CfP (In)formalising environmental compliance and conservation - RAI2021: Anthropology and Conservation

Dear all,

We kindly invite you to submit a paper proposal for the panel ”(In)formalising environmental compliance and conservation” (P012) at RAI2021: Anthropology and Conservation. The conference will be held online between 25-29 October, 2021. The deadline for submissions is 2 July. Please see below for details.

Best,

Chakad Ojani, University of Manchester
Julia Perczel, University of Manchester

(In)formalising environmental compliance and conservation

Panel conveners: Chakad Ojani and Julia Perczel, University of Manchester
Discussant: Knut G. Nustad, University of Oslo

Short abstract:

Arguments about informality and formalisation as a moral imperative are frequently invoked in the context of environmental compliance and conservation. How do these create insecurities and precarity associated with livelihoods, land use, and employment patterns?

Long abstract:

Arguments about informality and formalisation as a moral imperative are now being invoked widely in a variety of settings—including the enforcement of various forms of environmental compliance and conservation. The formal-informal duality since its inception has been used to analyse labour relations, economic rationale, taxation, and land regulations. While some argue for the complete abandonment of informality as an analytical tool, its continuing use and proliferation across the world calls for renewed ethnographic attention. As discourses on (in)formality fold into the context of conservation and environmental responsibility, claims to righteousness, afforded by that idiom, might potentially be propelling forms of exclusion and dispossession that are not immediately obvious. Imperatives of formalisation in the service of the environment may create insecurities and precarity associated with livelihoods, land use, and employment patterns.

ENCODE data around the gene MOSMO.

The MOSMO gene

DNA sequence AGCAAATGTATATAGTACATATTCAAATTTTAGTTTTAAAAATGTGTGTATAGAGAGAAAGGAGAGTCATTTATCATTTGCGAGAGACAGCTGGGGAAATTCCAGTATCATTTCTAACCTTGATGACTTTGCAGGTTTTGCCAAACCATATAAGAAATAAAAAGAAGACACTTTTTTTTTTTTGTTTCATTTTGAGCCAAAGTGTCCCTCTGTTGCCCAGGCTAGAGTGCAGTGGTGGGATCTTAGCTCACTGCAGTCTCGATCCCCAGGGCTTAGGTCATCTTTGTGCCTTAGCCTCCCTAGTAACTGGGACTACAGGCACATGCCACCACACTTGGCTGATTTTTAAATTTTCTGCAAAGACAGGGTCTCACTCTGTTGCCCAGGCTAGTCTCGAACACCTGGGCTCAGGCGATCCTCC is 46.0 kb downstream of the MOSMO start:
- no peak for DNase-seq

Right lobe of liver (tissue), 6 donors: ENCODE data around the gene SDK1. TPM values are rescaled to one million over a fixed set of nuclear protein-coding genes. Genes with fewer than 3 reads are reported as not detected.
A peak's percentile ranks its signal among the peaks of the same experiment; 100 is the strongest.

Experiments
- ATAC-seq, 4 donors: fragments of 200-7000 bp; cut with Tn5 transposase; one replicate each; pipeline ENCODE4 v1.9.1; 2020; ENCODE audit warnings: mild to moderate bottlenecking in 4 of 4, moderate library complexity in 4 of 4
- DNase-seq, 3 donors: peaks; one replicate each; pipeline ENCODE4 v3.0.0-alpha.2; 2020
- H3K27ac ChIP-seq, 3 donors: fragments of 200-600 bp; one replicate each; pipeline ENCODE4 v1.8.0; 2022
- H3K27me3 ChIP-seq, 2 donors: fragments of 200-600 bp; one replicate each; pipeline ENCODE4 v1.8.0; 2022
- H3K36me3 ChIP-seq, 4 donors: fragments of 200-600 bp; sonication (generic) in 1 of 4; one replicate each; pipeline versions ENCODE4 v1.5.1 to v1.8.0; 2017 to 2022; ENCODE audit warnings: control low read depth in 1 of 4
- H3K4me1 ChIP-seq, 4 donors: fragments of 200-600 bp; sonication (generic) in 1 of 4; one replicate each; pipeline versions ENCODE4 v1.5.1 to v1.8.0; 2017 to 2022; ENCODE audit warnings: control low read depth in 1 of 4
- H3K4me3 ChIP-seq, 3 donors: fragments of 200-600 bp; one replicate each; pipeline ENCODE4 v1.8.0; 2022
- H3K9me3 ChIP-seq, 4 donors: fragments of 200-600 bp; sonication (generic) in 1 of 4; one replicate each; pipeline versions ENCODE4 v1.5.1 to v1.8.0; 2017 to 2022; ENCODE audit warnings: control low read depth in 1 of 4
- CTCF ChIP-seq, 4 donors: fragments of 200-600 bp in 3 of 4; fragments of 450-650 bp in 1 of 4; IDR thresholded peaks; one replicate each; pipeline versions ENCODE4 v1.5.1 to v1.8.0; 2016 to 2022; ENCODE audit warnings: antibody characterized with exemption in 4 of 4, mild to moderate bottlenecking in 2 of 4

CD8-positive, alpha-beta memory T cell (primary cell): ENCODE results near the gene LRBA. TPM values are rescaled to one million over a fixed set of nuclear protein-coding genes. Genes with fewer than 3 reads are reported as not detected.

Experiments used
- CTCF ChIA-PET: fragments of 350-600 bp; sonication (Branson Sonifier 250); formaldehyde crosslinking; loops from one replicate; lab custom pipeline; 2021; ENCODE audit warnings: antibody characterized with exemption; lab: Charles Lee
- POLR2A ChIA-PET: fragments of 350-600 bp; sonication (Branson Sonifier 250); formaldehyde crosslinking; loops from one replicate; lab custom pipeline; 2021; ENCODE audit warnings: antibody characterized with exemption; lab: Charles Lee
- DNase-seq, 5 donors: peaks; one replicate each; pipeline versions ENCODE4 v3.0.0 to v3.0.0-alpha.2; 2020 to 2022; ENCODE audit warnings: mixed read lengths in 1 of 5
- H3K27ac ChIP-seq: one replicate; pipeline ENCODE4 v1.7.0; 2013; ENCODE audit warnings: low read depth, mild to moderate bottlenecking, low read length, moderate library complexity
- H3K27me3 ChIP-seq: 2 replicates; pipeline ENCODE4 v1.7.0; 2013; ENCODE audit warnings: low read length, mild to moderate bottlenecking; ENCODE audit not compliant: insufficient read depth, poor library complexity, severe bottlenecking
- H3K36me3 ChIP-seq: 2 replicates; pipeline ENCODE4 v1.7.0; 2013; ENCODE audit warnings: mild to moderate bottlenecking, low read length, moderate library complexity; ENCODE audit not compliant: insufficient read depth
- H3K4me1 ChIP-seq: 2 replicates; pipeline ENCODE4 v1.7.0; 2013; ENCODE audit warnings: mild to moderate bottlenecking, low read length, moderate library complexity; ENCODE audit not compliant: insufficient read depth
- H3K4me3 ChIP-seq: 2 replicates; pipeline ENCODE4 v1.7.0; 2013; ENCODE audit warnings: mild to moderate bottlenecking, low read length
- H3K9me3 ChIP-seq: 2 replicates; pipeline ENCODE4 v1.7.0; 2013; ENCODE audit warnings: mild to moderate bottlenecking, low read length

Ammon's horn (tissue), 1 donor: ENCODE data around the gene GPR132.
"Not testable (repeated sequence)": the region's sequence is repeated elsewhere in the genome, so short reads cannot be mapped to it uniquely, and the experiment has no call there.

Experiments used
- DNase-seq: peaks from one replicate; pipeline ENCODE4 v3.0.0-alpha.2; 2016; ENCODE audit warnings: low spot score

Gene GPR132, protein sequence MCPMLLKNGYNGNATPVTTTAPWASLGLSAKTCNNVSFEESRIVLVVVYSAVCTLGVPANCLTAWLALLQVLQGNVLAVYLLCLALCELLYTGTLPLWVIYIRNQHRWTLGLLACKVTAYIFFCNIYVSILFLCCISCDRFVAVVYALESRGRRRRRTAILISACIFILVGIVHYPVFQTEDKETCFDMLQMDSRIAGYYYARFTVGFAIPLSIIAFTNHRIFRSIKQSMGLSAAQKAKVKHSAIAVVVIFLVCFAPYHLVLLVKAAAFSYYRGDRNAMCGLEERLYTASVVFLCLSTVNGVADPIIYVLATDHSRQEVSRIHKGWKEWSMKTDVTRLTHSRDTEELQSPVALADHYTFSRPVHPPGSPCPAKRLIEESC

We invite contributions that explore how discourses on formality and informality are encountered ethnographically in the context of environmental sustainability and conservation. How do efforts to enforce certain forms of action become enmeshed with the idiom of (in)formality? What new patterns and relations of formality and formalisation are brought about when streamlining social action and centring one particular ethic within the language of (in)formality? Unmoored from the academic context, what aesthetics, signs and signifiers of informality and formality become meaningful in the context of conservation and environmental sustainability? How do legal frameworks, institutions and organisations tasked with saving the planet afford new opportunities for diverse actors to assume formality?

Please submit an abstract of 250 words via the online platform by 2 July. See https://www.therai.org.uk/conferences/anthropology-and-conservation/panels#10222.